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Republicans are scared because Trump is handling impeachment response himself — and not taking their help: report

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On Wednesday, The New York Times‘ Maggie Haberman and Annie Karni reported that Republicans on Capitol Hill and in the Trump administration are concerned that President Donald Trump has not built a “war room” for impeachment. He instead appears to be content to direct the strategy against the House Democrats’ inquiry on his own and on the fly — stymieing allies who need guidance and talking points to coordinate a defense of the president.

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“For now, the White House has no organized response to impeachment, little guidance for surrogates to spread a consistent message even if it had developed one, and minimal coordination between the president’s legal advisers and his political ones,” wrote Haberman and Karni. “And West Wing aides are divided on everything from who is in charge to whether, after two years of the investigation by the special counsel, Robert S. Mueller III, impeachment even poses a serious political threat to the president.”

“This is a very different animal than the Mueller investigation,” said former Mitch McConnell aide Josh Holmes. “It’s a political question, not a legal one. They need to persuade Republicans in the House and the Senate of a bunch of really good arguments to have the partywide insulation the president is going to prefer going into this fight.”

Complicating matters still further, wrote Haberman and Karni, is that “Behind the scenes, Mr. Trump has seesawed from projecting confidence that there is a political benefit from the impeachment fight to lashing out at aides, blaming them for the fact that he is entangled by it in the first place.”

A practical consequence of Trump’s lack of direction is that while GOP staffers are holding meetings on the upcoming impeachment, their ability to map out strategy is very limited — as was made clear when a group of GOP congressional aides gathered to discuss the impeachment threat.

“Paul Teller, an aide in the White House Office of Legislative Affairs, quizzed the group about whether it thought a long or short impeachment process would play better with the president’s base,” wrote Haberman and Karni. “Mr. Teller also told the group that he believed Mr. Trump would want to see Mr. McConnell bring impeachment to a vote on the Senate floor, where Mr. Trump would be acquitted, rather than move to simply dismiss the charges.” But these are merely questions of how impeachment will play out, not how to counteract it.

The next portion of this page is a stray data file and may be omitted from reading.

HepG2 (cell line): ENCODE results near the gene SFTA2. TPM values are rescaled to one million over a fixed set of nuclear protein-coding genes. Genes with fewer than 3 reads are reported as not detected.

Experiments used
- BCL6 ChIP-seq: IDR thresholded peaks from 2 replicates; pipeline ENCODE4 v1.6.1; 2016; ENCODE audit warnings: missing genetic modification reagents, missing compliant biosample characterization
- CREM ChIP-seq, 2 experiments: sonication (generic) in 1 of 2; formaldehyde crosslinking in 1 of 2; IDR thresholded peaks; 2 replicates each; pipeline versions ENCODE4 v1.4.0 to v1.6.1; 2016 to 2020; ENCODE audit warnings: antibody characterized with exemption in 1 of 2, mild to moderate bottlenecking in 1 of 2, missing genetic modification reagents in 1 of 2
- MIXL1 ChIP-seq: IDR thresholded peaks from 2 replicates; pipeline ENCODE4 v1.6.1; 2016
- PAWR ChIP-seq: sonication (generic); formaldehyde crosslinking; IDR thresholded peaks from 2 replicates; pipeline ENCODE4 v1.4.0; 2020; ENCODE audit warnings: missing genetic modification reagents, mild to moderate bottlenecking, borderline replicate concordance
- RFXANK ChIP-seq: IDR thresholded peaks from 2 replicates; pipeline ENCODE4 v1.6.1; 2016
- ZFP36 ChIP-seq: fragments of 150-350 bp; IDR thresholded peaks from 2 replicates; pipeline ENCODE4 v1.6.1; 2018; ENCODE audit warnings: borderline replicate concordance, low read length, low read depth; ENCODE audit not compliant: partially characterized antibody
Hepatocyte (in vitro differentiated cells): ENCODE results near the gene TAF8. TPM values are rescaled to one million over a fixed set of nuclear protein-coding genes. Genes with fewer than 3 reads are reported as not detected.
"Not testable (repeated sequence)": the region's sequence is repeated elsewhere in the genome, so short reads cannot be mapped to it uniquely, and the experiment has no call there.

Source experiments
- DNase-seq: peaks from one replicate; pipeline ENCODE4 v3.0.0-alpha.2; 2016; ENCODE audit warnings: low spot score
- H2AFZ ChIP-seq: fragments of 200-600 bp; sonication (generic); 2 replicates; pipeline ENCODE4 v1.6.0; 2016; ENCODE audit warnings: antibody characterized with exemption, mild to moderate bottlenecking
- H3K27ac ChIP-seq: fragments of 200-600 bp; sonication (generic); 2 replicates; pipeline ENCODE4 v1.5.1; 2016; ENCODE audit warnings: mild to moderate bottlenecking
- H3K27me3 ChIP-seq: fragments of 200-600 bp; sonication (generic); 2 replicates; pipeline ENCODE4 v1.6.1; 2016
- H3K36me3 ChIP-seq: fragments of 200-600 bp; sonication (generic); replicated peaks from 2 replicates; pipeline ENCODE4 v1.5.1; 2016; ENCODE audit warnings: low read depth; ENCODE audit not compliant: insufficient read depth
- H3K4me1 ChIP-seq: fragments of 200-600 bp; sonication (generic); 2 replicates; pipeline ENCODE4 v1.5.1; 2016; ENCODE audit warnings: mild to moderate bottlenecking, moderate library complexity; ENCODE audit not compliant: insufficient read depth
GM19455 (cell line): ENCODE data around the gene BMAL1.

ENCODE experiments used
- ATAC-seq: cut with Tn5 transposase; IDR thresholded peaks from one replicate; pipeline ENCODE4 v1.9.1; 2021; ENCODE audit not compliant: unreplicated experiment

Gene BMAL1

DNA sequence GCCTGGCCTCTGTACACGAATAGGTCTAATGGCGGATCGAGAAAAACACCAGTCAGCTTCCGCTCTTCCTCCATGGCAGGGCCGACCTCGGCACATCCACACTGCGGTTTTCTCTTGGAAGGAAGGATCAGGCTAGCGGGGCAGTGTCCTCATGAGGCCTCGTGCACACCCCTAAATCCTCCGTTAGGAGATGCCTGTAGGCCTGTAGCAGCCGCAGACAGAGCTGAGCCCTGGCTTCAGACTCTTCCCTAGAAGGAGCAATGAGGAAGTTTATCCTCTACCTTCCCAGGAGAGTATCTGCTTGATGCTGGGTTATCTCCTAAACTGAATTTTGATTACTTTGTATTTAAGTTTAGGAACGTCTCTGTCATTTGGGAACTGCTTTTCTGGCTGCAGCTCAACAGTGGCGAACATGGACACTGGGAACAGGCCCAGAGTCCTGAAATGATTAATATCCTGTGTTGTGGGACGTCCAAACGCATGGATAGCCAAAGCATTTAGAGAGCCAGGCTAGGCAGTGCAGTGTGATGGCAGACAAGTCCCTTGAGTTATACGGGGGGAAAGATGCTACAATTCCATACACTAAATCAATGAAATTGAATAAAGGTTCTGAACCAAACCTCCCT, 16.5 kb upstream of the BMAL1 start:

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And in the middle of all this, some Republicans are reportedly starting to wonder whether it’s even worth it anymore.

“Starting to encounter Republicans who wonder if maybe the President should step aside for Pence,” tweeted right-wing blogger Erick Erickson on Tuesday. “They’re absolutely in the minority on the GOP side, but there does seem to be a fatigue setting in — tired of always fighting and always having to defend.”

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Trump pushed for a sweetheart tax deal on his first hotel — it’s cost NYC $410,068,399 and counting

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In 1975, New York City was run-down and on the verge of bankruptcy. Twenty-nine-year-old Donald Trump saw an opportunity. He wanted to acquire and redevelop the dilapidated Commodore Hotel in midtown Manhattan next to Grand Central Terminal.

Trump had bragged to the executive controlling the sale that he could use his political connections to get tax breaks for the deal.

The executive was skeptical. But the next day, the executive was invited into Trump’s limousine, which ushered him to City Hall. There, he met with Donald’s father Fred and Mayor Abe Beame, to whom the Trumps had given lavishly.

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Mitch McConnell’s impeachment rules pass by 53-47 vote — here’s what happens next in Trump’s senate trial

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The US Senate voted along party lines on Tuesday to set the rules for President Donald Trump's historic impeachment trial.

By a 53 to 47 vote, the Republican-controlled Senate approved an "organizing resolution" for the trial proposed by Republican Senate Majority Leader Mitch McConnell.

Before approving the rules, the Senate voted down several amendments proposed by Democrats seeking to subpoena witnesses and documents from the White House and State Department.

These are the next phases in Trump's impeachment trial, just the third of a president in US history:

- Opening arguments -

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Chief Justice Roberts admonishes lawyers at Senate impeachment trial

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Chief Justice of the United States Supreme Court John Roberts made his first major intervention in President Donald Trump's impeachment trial shortly before 1 a.m. Wednesday morning.

After House Intelligence Committee Chairman Adam Schiff (D-CA) finished his closing arguments on why former National Security Advisor John Bolton should testify, the White House team went on the attack. Yelling and demanding apologies, the president's team was more animated than they'd been all night. Roberts then admonished the House and White House on their language.

Claiming the Senate is the "world's greatest deliberative body" -- despite what he had witnessed during 12 hours of the impeachment trial -- Roberts complained about language that was "not conducive to civil discourse."

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